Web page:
(On image – Arne Jacobsen; 1902 to 1971; An exemplary architect and designer; I have no philosophy, my favourite thing is sitting in the studio.)
Born in Copenhagen in 1902, Arne Jacobsen, dissed by his father, his hopes of becoming a painter never materialised. His father, Johan Jacobsen, was a safety pins and snap fasteners wholesale trader and, his mother, Pouline Jacobsen, who would paint floral motifs in her spare time, was a trained bank clerk. Since, Jacobsen grew up in a Victorian style home, he as a child splattered white paint over his colored wall paper.
Arne Jacobsen’s father disparaged his aspirations of becoming a painter, but encouraged him to pursue architecture. As a newcomer, Jacobsen worked as an apprentice mason. Soon after which he was admitted to Royal Danish Academy of Fine Arts to study architecture from 1924 to 1927.
Still in his early twenties, Arne Jacobsen traveled to participate in the Paris Art Deco fair, Exposition Internationale des Arts Décoratifs et Industriels Modernes, where he won a silver medal for a chair design. And, that was the beginning of his travel around Europe – Jacobsen traveled to Germany where he acquainted architecture of Mies van der Rohe and Walter Gropius.
For the next decade, Jacobsen, set up his own office. Post which, owing to the Second World War, he had to flee his office and go into exile to Denmark to escape the Nazis’ planned deportation of Jewish Danes to concentration camps. While at Denmark, since there wasn’t much work, Jacobsen spent his time designing fabrics and wallpaper.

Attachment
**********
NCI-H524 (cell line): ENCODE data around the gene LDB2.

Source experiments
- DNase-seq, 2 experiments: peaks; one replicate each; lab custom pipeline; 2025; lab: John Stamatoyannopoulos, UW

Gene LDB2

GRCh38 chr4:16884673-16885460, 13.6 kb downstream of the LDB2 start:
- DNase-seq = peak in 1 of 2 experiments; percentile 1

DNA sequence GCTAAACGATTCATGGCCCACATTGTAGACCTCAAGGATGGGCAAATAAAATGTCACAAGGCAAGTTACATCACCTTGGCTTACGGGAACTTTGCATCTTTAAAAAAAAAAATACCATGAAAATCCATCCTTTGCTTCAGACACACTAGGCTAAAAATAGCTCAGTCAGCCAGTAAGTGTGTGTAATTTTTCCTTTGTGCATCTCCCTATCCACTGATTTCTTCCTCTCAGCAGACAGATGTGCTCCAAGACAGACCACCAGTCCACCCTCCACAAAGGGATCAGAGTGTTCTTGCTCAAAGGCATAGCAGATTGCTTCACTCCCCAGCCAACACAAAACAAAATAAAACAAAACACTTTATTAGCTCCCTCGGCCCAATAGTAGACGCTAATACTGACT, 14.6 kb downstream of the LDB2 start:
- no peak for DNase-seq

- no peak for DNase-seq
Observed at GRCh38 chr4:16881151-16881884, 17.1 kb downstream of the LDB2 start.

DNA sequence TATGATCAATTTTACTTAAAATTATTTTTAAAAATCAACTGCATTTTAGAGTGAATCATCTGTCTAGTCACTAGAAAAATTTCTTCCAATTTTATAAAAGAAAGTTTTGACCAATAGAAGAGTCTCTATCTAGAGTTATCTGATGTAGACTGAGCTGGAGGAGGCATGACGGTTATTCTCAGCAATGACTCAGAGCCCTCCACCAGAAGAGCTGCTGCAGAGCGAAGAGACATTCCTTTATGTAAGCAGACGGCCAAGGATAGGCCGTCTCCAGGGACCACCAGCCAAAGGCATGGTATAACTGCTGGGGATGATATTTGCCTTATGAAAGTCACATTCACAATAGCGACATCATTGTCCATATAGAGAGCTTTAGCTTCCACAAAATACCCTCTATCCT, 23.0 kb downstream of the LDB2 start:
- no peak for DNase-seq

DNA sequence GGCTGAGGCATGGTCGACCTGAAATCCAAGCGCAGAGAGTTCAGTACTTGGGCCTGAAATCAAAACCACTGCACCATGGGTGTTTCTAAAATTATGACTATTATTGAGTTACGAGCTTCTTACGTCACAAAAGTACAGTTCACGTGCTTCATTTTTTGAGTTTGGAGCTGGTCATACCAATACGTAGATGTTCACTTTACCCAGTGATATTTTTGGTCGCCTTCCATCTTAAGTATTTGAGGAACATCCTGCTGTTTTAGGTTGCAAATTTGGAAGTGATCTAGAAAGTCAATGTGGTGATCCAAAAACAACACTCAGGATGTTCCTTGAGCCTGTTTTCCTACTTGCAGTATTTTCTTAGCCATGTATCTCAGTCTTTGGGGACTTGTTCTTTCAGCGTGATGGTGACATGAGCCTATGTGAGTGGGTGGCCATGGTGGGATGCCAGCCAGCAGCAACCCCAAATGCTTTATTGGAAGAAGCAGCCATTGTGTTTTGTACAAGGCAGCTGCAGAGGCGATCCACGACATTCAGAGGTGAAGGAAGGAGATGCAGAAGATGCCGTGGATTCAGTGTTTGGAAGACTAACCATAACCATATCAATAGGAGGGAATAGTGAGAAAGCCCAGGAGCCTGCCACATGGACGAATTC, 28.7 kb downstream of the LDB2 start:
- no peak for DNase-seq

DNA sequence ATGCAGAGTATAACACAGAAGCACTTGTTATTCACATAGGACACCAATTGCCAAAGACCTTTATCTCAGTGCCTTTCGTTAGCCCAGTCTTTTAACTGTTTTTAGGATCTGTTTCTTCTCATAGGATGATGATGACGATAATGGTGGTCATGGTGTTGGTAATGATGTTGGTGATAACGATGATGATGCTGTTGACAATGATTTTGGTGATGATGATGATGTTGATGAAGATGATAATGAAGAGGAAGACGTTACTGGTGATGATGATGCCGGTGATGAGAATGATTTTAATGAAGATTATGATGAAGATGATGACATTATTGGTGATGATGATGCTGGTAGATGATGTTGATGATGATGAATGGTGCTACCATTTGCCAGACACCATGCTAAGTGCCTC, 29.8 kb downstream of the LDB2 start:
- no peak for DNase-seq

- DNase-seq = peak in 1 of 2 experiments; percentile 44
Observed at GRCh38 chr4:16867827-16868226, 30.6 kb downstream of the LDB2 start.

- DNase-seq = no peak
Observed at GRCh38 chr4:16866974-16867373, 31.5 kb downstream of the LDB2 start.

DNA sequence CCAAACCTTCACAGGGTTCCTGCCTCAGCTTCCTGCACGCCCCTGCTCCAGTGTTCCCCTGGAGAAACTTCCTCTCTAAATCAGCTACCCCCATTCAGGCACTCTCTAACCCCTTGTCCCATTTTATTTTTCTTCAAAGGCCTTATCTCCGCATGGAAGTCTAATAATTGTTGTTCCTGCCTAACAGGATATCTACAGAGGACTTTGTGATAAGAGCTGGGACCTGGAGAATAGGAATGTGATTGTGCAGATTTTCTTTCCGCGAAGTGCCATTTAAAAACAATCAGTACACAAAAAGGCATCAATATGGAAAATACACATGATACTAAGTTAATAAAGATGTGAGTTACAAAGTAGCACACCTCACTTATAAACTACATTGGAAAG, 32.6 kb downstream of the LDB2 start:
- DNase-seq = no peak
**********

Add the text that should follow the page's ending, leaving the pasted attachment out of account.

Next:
Today, Arne Jacobsen is primarily remembered for his iconic furniture designs. Hilariously, he hated the term ‘Designer’ and refused to call himself one. Highly inspired by Charles and Ray Eames, Jacobsen, used the concept of bent plywood in designing his furniture. For example, the Egg Chair, the Swan Chair and the Ant Chair.
Arne Jacobsen was given the opportunity to design “the world’s first designer hotel”, the Radisson Blu Royal Hotel Hotel in Denmark. And, every element was designed by him – from the building and the furniture to the ashtrays sold in the souvenir shop and the airport buses.
It is now, in 1956, that Jacobsen designed the Egg Chair for the Radisson Blu Royal Hotel in Copenhagen, Denmark. Designed using state of the art material, the Egg Chair is known for its proportions, something even Jacobsen was known for. Through its avant garde form, the Egg chair gives you the feel of a ‘room within a room’ – haven in heaven.
Before we leave, please have a look at the post below. The best reproduction of the Egg Chair in the market today. We wouldn’t recommend it if we didn’t believe in it.